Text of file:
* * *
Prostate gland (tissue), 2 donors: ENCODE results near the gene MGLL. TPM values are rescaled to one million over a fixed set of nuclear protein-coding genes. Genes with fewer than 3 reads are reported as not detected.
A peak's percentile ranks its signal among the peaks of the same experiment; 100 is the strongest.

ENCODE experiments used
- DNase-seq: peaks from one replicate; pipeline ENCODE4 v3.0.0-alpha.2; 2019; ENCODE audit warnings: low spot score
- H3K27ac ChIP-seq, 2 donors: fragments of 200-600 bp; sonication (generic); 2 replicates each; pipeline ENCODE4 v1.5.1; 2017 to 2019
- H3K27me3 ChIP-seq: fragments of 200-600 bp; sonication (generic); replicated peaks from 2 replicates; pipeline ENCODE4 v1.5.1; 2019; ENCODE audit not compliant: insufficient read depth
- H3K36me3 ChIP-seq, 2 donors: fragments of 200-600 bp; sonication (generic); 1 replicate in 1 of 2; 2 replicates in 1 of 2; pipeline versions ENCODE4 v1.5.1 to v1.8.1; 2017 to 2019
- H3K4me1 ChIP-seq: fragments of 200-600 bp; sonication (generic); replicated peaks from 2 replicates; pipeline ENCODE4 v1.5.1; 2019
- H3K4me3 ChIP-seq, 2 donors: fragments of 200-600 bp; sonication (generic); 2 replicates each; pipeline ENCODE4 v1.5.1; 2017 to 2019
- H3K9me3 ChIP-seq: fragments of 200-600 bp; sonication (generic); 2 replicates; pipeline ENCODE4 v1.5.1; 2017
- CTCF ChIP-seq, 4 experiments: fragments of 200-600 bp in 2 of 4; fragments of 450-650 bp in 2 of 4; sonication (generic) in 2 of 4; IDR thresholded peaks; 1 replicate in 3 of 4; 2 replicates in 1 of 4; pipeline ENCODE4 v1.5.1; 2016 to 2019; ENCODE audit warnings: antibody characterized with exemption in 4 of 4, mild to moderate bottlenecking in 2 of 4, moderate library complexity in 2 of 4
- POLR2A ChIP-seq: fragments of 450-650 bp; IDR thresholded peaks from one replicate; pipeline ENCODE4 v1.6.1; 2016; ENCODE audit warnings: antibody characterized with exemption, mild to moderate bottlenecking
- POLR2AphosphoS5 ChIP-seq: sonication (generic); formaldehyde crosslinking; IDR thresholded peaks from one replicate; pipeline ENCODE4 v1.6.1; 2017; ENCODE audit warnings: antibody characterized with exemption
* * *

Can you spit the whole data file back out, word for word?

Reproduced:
Prostate gland (tissue), 2 donors: ENCODE results near the gene MGLL. TPM values are rescaled to one million over a fixed set of nuclear protein-coding genes. Genes with fewer than 3 reads are reported as not detected.
A peak's percentile ranks its signal among the peaks of the same experiment; 100 is the strongest.

ENCODE experiments used
- DNase-seq: peaks from one replicate; pipeline ENCODE4 v3.0.0-alpha.2; 2019; ENCODE audit warnings: low spot score
- H3K27ac ChIP-seq, 2 donors: fragments of 200-600 bp; sonication (generic); 2 replicates each; pipeline ENCODE4 v1.5.1; 2017 to 2019
- H3K27me3 ChIP-seq: fragments of 200-600 bp; sonication (generic); replicated peaks from 2 replicates; pipeline ENCODE4 v1.5.1; 2019; ENCODE audit not compliant: insufficient read depth
- H3K36me3 ChIP-seq, 2 donors: fragments of 200-600 bp; sonication (generic); 1 replicate in 1 of 2; 2 replicates in 1 of 2; pipeline versions ENCODE4 v1.5.1 to v1.8.1; 2017 to 2019
- H3K4me1 ChIP-seq: fragments of 200-600 bp; sonication (generic); replicated peaks from 2 replicates; pipeline ENCODE4 v1.5.1; 2019
- H3K4me3 ChIP-seq, 2 donors: fragments of 200-600 bp; sonication (generic); 2 replicates each; pipeline ENCODE4 v1.5.1; 2017 to 2019
- H3K9me3 ChIP-seq: fragments of 200-600 bp; sonication (generic); 2 replicates; pipeline ENCODE4 v1.5.1; 2017
- CTCF ChIP-seq, 4 experiments: fragments of 200-600 bp in 2 of 4; fragments of 450-650 bp in 2 of 4; sonication (generic) in 2 of 4; IDR thresholded peaks; 1 replicate in 3 of 4; 2 replicates in 1 of 4; pipeline ENCODE4 v1.5.1; 2016 to 2019; ENCODE audit warnings: antibody characterized with exemption in 4 of 4, mild to moderate bottlenecking in 2 of 4, moderate library complexity in 2 of 4
- POLR2A ChIP-seq: fragments of 450-650 bp; IDR thresholded peaks from one replicate; pipeline ENCODE4 v1.6.1; 2016; ENCODE audit warnings: antibody characterized with exemption, mild to moderate bottlenecking
- POLR2AphosphoS5 ChIP-seq: sonication (generic); formaldehyde crosslinking; IDR thresholded peaks from one replicate; pipeline ENCODE4 v1.6.1; 2017; ENCODE audit warnings: antibody characterized with exemption